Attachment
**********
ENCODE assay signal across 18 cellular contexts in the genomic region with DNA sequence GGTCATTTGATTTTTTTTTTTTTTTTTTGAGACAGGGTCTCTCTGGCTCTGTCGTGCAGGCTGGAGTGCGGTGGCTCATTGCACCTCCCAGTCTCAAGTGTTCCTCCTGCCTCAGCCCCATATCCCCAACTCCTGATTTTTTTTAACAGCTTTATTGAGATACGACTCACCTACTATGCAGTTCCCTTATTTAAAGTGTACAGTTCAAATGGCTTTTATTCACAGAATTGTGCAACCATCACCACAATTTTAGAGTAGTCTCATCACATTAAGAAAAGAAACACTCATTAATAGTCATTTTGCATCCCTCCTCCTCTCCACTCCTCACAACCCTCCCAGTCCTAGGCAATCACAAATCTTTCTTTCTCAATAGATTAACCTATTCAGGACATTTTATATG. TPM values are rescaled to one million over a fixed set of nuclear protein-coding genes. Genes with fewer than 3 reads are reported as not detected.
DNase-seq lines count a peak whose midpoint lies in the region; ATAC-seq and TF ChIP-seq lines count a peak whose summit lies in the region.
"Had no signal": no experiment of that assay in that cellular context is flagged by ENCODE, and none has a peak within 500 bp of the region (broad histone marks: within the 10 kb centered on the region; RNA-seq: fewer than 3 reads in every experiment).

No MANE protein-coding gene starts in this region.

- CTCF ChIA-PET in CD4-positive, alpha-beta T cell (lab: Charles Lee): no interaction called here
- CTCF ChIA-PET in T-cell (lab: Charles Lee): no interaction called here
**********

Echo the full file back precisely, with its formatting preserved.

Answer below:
ENCODE assay signal across 18 cellular contexts in the genomic region with DNA sequence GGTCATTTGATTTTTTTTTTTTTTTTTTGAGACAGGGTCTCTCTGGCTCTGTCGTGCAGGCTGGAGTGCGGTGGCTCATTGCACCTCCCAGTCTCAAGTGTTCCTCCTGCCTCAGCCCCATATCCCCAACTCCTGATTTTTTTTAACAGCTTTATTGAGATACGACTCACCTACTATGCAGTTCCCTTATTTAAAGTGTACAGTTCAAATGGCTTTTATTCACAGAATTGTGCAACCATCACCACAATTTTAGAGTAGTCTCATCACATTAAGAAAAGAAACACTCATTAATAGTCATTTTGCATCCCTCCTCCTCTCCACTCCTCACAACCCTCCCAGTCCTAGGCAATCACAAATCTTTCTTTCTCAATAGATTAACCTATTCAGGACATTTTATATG. TPM values are rescaled to one million over a fixed set of nuclear protein-coding genes. Genes with fewer than 3 reads are reported as not detected.
DNase-seq lines count a peak whose midpoint lies in the region; ATAC-seq and TF ChIP-seq lines count a peak whose summit lies in the region.
"Had no signal": no experiment of that assay in that cellular context is flagged by ENCODE, and none has a peak within 500 bp of the region (broad histone marks: within the 10 kb centered on the region; RNA-seq: fewer than 3 reads in every experiment).

No MANE protein-coding gene starts in this region.

- CTCF ChIA-PET in CD4-positive, alpha-beta T cell (lab: Charles Lee): no interaction called here
- CTCF ChIA-PET in T-cell (lab: Charles Lee): no interaction called here